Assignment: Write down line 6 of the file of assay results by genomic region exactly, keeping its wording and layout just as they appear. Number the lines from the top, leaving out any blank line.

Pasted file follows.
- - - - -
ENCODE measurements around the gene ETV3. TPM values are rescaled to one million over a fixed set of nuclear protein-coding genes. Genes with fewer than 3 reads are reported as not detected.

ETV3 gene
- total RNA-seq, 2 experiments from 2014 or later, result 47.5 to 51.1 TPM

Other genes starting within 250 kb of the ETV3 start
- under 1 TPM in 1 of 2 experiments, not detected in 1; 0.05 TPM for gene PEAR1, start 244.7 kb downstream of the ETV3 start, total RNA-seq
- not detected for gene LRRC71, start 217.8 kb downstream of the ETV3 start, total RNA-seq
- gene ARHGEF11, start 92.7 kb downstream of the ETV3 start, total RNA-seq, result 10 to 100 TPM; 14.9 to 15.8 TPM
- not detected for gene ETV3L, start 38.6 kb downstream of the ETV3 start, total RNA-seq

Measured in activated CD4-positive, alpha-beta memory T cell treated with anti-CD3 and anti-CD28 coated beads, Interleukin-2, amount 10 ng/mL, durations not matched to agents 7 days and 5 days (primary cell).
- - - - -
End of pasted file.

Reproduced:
- not detected for gene LRRC71, start 217.8 kb downstream of the ETV3 start, total RNA-seq